FS: When do you feel the most creative?
LP: Always when I am in complete harmony with myself.
FS: Which aspects of a design do you focus more during designing?
LP: Initially, I just allow my intuition to suggest to me certain creative ideas of a design that satisfy my desire for beauty and functionality and meet the requirements of the given task.
FS: What kind of emotions do you feel when you design?
LP: When I start working on my designs and/or paintings, the actual outside world simply disappears for me. Naturally, that requires complete isolation from the world around me so that I can fully connect with a given theme and a task for which I am suggesting a certain particular design. But rather than focusing on my emotions, I focus on my intuition with which I seem to be always connected and from which I draw my creative inspiration.
FS: What kind of emotions do you feel when your designs are realized?
LP: After the work is completed, I separate from it internally and allow others to experience their own emotions and feelings as a result of being stimulated and influenced by the final piece of work. And that alone gives me a lot of satisfaction. There is no room to experience any other emotion. In other words, the satisfaction that comes from a job well done is what I am really after.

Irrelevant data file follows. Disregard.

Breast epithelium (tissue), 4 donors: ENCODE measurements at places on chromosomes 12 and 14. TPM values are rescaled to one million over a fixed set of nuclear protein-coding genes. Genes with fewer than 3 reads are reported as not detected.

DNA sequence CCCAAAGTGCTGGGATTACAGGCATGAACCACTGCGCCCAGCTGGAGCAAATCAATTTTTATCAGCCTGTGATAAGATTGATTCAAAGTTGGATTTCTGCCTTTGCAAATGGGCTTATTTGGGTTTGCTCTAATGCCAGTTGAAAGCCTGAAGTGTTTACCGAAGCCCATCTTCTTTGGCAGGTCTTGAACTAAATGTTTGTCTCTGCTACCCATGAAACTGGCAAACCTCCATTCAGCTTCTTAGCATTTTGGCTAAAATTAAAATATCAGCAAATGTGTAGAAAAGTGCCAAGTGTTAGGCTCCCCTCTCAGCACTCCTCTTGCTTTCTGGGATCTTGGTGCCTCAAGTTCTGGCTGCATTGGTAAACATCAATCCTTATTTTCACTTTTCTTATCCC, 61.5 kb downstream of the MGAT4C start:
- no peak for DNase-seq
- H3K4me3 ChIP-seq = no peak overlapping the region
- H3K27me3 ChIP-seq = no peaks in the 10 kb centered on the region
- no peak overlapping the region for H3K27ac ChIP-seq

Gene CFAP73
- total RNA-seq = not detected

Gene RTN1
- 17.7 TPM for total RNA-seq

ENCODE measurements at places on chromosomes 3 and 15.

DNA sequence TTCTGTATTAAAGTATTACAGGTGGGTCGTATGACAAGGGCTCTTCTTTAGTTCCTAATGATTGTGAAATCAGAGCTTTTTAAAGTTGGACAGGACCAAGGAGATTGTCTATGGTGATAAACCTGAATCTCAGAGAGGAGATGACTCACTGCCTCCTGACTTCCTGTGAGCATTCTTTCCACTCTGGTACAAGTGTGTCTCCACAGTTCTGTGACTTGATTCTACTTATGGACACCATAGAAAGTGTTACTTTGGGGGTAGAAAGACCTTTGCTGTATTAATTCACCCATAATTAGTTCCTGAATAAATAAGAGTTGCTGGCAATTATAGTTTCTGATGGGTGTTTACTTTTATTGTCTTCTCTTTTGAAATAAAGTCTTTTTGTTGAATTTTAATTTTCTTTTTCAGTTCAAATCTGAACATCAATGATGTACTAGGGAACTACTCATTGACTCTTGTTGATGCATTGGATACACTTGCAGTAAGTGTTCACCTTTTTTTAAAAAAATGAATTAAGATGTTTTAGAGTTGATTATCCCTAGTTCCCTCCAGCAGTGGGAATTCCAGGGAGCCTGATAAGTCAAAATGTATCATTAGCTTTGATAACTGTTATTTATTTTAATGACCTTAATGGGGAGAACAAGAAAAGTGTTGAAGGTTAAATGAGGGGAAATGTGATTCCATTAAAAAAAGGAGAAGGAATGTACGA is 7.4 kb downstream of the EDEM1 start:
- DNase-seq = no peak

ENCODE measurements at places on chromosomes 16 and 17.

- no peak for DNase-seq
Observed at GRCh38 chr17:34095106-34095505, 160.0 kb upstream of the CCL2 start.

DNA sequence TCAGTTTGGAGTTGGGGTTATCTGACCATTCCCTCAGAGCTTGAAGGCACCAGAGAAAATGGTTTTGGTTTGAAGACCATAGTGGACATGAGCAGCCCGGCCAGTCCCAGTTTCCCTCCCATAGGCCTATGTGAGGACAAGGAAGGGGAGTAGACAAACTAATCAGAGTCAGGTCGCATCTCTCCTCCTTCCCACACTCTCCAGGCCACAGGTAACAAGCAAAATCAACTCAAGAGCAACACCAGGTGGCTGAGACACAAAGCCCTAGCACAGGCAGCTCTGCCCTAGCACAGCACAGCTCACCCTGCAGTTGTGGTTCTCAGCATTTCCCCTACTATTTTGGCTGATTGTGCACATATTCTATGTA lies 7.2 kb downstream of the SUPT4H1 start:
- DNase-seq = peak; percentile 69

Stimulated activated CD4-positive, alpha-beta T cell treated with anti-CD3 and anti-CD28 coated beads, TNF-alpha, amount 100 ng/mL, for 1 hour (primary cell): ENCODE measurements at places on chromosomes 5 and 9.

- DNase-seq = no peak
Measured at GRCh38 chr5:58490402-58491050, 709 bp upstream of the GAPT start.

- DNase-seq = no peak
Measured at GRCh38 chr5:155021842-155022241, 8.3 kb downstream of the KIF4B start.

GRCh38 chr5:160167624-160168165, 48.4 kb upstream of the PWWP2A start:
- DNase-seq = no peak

FS: What makes a design successful?
LP: Unequivocal success of a particular artwork lies in whether it speaks to other people’s sensibilities, uplifts and inspires them.
FS: When judging a design as good or bad, which aspects do you consider first?
LP: I have complete confidence in my first impression. Afterwards, I don’t usually alter it much at all. I think a good design speaks for itself; it does not need to be justified or explained.
FS: From your point of view, what are the responsibilities of a designer for society and environment?
LP: From my point of view, a designer’s task is, in the main, to elevate the human soul to something higher and more meaningful, especially when one speaks about, or relates to, a work of art. I think that a purely functional design should also be imaginative, possibly humorous and/or even funny but, at the same time, it should always preserve its practicality and usefulness as well.
FS: How do you think the "design field" is evolving? What is the future of design?
LP: As the role of design evolves, designers find themselves spending more time and effort with their clients, researching and designing the goals of a project than ever before. Also, I think we are on the cusp of another era of design, a design that is not only functional and business oriented but also aesthetic, meaningful, public-oriented and capable of uplifting the human soul. Perhaps this may sound quite idealistic and even impractical. However, that’s how I see it right now.